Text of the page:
Conventional standards of morality, normality, security, happiness and so forth, never enter Toback’s imagined world. His characters rarely touch the earth; they live in a weird, all-consuming state of almost schizophrenic dissociation. The ad line for Bugsy reads ‘Glamour was the disguise’; whoever wrote this has a fine understanding of both Jimmy and Bugsy. For Toback’s heroes exist, very uneasily, on two distinct planes of reality (or unreality). On the one hand, there is the disguise, the persona, the mask presented to the world, in order, usually, to gain power over it. There is always, as the sociologist Erving Goffman once put it, a ‘presentation of self in everyday life’ and, for Bugsy especially, this self is a matter of glamour, style, poise, studiously designed and manufactured. As Toback is fond of saying, gangsters and actors have a lot in common, in that they are both, fundamentally, insecure.


So, on the other hand, what is behind the mask? A true, real, inner self? Not for Toback. Under Bugsy’s glamorous disguise, there is only pure madness, pure animality, pure violence. Fainthearted reviewers call the character an aberration of criminal capitalism, and Levinson describes him as a psychopath; but it’s clear that, for Toback, Bugsy is only an extreme existential metaphor for all us poor humans who are wild at heart, trying to cover our chaotic, unknowable core with manners, good looks and ideologies. That’s why Warren Beatty in the film looks in a mirror and slicks his hair back while he kicks the stuffing out of someone, or desperately practises his self-improvement elocution lessons on the way home from killing a best friend.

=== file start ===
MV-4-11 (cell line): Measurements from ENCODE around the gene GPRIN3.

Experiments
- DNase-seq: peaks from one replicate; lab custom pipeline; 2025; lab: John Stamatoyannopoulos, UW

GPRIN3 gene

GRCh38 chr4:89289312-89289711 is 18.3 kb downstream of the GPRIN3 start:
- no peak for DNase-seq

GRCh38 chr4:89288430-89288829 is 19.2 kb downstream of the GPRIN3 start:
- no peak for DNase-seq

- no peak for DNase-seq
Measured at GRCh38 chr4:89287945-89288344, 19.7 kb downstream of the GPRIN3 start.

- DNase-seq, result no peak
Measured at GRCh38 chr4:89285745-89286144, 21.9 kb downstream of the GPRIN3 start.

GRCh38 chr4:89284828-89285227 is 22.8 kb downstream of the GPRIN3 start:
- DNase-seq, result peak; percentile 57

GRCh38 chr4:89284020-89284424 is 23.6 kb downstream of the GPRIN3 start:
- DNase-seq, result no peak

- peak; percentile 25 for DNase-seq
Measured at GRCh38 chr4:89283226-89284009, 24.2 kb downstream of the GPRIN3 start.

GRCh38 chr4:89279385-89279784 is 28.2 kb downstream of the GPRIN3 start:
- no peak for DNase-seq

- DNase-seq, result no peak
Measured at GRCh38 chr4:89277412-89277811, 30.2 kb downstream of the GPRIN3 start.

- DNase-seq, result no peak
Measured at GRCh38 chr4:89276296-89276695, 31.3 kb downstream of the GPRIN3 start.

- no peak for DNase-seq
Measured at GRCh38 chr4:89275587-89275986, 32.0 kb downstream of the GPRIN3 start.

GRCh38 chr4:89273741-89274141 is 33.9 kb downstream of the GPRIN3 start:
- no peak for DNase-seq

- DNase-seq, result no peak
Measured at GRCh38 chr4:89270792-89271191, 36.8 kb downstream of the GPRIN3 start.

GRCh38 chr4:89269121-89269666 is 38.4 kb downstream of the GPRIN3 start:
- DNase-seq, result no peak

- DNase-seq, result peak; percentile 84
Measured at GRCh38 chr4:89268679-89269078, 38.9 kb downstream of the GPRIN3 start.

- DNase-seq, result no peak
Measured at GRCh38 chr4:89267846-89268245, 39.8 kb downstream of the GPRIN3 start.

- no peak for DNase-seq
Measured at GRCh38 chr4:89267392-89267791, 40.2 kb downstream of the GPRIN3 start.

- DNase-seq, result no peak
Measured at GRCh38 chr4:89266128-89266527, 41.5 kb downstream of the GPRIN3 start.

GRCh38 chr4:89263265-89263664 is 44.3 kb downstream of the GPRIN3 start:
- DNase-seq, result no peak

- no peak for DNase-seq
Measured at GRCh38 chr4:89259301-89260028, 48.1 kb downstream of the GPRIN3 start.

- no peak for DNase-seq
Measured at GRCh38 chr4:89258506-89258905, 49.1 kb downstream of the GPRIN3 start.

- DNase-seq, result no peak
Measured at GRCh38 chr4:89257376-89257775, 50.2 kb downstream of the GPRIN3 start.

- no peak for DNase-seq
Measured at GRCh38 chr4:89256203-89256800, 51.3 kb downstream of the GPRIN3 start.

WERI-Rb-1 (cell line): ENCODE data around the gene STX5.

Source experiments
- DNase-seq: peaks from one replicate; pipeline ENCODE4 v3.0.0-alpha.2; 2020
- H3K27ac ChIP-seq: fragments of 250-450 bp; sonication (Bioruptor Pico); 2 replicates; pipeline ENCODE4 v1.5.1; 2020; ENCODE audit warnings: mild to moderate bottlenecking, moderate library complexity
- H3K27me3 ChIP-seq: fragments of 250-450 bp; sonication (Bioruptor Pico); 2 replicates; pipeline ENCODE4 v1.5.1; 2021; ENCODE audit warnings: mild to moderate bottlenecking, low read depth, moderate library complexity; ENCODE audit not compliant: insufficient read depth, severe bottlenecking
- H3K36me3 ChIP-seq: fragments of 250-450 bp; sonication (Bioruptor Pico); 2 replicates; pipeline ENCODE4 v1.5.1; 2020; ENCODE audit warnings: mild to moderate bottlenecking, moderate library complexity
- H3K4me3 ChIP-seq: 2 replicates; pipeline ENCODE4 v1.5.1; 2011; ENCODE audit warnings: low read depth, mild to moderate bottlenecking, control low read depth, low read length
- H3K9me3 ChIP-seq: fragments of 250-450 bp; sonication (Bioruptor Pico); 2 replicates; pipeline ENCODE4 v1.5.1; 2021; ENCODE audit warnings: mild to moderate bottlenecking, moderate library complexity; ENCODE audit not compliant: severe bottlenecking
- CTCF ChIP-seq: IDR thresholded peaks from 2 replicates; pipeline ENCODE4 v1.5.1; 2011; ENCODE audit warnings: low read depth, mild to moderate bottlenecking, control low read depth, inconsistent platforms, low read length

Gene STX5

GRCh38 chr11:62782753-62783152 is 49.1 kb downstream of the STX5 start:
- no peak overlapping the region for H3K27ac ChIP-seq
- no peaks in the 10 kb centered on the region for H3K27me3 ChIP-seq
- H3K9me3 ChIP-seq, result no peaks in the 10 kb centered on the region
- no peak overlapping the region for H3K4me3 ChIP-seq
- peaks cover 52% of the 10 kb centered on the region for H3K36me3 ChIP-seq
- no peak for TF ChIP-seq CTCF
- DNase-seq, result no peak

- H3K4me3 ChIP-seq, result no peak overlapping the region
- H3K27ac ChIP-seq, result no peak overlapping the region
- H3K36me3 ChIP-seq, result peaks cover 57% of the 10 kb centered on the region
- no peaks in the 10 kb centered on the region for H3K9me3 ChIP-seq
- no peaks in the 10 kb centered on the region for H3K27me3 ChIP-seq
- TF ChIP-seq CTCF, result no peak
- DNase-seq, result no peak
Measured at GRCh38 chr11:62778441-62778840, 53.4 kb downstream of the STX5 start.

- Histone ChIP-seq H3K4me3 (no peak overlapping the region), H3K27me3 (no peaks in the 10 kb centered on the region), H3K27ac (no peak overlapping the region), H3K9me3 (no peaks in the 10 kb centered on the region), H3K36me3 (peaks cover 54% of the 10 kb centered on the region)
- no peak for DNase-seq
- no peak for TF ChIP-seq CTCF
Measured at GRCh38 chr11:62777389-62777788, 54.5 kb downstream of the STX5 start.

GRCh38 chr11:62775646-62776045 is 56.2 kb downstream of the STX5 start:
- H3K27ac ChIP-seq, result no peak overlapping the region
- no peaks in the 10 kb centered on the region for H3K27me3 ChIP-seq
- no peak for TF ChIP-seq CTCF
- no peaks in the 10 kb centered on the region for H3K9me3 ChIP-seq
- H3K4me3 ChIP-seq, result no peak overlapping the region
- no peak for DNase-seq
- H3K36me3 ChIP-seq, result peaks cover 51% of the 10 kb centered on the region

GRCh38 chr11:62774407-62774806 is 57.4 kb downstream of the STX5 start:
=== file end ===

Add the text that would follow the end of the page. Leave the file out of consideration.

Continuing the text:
In Toback’s world, there are only impulses, and fantasies. In his masterpiece Fingers – on which I have written at length in the aptly named The Last Great American Picture Show (Amsterdam University Press, 2004) – he has a character repeat the motto he discovered in his own youth: “If you will it, you will have it”. That might sound like a bit of New Age Creative Actualisation, but in Toback’s version it carries a grimness, a manic desperation, and a certain jet black comedy which is the hallmark of his style. What could be more absurd and hilarious than Bugsy’s strange obsession with murdering Mussolini?


In fact, all fantasies in Toback films pretty much come to nothing. He once described the driving question of his work as: “Are you completely out yet?”. Meaning, have you done everything, exhausted everything, expelled everything from your manic self? The heroes in Paul Schrader or Martin Scorsese films also expel themselves violently, but there’s always the hope of a pay-off in redemption, purification or transcendence. What makes Toback’s vision truly amoral is that there is really nothing in life beyond a certain feverishly pursued but ultimately empty gratification. This is what Bugsy’s life – and his invention of Las Vegas – is a tribute to: eternal, empty gratification.


What passes between two people in love in Toback’s world is even stranger and more chaotic. For a time in his work, there was only the dissociated, lone nuts (like James Caan in The Gambler and Keitel in Fingers), and the cold, distant objects of their desire who they conquer for one terrifyingly ecstatic moment, before losing them forever (like Tisa Farrow in Fingers and Ornella Muti in Love and Money). In The Pick-Up Artist, a teen movie, as in Bugsy, we see Toback’s wild speculation on the possible nature of romantic love. And since life is one reckless gamble, and since no one has a Self, love is (logically enough) not going to be an easy proposition.